(This article belongs to the Special Issue The Importance of Sociology of Education for a Sustainable Future)

Other

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Open AccessEssay
Optimism of the Will. Antonio Gramsci Takes in Max Weber
Sustainability 2019, 11(3), 688; https://doi.org/10.3390/su11030688 - 28 Jan 2019
Cited by 1
Abstract
Responding to Max Weber’s dour predictions, we enlist Antonio Gramsci’s optimism to suggest how culture can spike development. Weber’s sociological focus took culture to mean shared beliefs and practices. As a culture that derives from the Protestant Ethic, capitalism waged a “war on [...] Read more.
Responding to Max Weber’s dour predictions, we enlist Antonio Gramsci’s optimism to suggest how culture can spike development. Weber’s sociological focus took culture to mean shared beliefs and practices. As a culture that derives from the Protestant Ethic, capitalism waged a “war on pleasure.” Weber warned that this unfeeling rationality would generate an “iron cage” to trap our humanity, but his book has been read, paradoxically, as a manual for the lock down. Gramsci, on the contrary, understood culture in its humanistic sense, as a field of aesthetic pleasure, innovation, and debate. For him, a precondition for transformational social change was the broad engagement of masses as empowered collectives (Weber favored charismatic leaders); and pleasure in idiosyncratic forms of artistic as well as rooted expression was the fuel for participating in personal and shared advances. This pleasure in art and collective interpretation contrasts with the exclusionary rituals of commodified pleasure typical of capitalist consumerism. Gramsci’s confidence in the transformational role of creative culture provides a framework for understanding a new wave of inclusive artistic practices that originate in the Global South and that revive the arts as vehicles for active citizenship. Participatory art can re-enchant today’s sorely disenchanted socio-cultural world of mature capitalism. Full article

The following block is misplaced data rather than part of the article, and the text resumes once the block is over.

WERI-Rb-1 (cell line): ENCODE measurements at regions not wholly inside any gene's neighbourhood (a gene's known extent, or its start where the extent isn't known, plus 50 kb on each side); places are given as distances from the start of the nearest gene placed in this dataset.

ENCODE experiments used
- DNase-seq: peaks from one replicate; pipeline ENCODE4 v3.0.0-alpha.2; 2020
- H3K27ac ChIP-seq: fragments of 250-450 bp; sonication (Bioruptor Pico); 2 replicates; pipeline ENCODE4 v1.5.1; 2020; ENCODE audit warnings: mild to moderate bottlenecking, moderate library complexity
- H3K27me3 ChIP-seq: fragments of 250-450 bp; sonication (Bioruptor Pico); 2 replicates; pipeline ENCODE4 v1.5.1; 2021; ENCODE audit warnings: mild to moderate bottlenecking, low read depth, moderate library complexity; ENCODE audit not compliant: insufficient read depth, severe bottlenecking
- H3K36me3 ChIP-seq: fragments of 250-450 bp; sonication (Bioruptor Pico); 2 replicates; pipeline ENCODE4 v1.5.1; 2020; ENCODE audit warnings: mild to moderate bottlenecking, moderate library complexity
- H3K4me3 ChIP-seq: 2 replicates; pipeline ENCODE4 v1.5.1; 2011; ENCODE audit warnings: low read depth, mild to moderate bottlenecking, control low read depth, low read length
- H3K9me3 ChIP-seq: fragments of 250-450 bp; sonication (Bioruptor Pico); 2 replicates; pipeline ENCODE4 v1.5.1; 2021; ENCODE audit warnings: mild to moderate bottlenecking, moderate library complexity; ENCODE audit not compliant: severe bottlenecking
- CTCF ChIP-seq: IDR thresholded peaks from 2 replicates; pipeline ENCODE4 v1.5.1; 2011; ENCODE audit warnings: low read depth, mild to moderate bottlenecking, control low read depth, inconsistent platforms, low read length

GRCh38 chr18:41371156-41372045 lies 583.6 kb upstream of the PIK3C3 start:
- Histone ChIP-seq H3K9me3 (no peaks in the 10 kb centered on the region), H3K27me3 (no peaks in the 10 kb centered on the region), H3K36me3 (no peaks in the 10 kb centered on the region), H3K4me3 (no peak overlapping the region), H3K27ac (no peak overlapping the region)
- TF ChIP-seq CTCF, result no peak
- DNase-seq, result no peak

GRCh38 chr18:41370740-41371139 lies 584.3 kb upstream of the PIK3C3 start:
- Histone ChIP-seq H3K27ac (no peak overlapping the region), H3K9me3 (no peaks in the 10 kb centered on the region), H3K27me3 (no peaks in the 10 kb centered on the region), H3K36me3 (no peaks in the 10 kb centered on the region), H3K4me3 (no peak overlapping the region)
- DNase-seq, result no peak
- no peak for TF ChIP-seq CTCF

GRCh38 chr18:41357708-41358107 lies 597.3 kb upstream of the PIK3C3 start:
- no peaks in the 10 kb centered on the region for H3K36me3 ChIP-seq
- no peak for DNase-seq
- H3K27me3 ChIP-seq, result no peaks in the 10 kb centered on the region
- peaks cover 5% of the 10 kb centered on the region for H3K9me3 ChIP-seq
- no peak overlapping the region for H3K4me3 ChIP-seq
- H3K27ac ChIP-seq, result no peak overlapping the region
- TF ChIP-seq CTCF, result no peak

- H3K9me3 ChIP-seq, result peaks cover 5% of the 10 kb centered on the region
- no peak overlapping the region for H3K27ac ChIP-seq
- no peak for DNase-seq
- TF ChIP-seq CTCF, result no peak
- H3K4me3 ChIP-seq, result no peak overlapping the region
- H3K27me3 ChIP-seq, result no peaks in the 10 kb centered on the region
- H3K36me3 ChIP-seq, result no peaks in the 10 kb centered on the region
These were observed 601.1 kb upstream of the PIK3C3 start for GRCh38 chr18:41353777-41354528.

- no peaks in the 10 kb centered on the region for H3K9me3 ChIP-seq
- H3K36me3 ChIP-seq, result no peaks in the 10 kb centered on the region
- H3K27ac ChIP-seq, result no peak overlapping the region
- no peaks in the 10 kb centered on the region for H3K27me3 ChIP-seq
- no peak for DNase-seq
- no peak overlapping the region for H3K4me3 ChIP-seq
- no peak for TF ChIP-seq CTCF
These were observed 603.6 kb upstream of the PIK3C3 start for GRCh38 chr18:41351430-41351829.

(This article belongs to the Special Issue The Importance of Sociology of Education for a Sustainable Future)